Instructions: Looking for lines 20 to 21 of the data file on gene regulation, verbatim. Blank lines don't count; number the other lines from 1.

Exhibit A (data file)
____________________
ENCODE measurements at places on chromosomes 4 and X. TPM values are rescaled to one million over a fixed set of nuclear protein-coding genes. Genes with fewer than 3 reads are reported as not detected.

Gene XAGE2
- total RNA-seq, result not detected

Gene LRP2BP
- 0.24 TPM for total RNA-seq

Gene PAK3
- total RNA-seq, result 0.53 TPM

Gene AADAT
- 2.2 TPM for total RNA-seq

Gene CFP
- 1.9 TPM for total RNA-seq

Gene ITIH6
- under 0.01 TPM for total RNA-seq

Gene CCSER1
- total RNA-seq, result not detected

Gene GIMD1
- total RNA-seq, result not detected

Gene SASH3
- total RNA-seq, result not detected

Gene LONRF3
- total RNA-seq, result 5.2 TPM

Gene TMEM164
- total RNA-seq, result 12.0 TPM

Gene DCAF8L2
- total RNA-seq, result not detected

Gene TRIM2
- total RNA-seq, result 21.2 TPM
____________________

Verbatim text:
Gene LONRF3
- total RNA-seq, result 5.2 TPM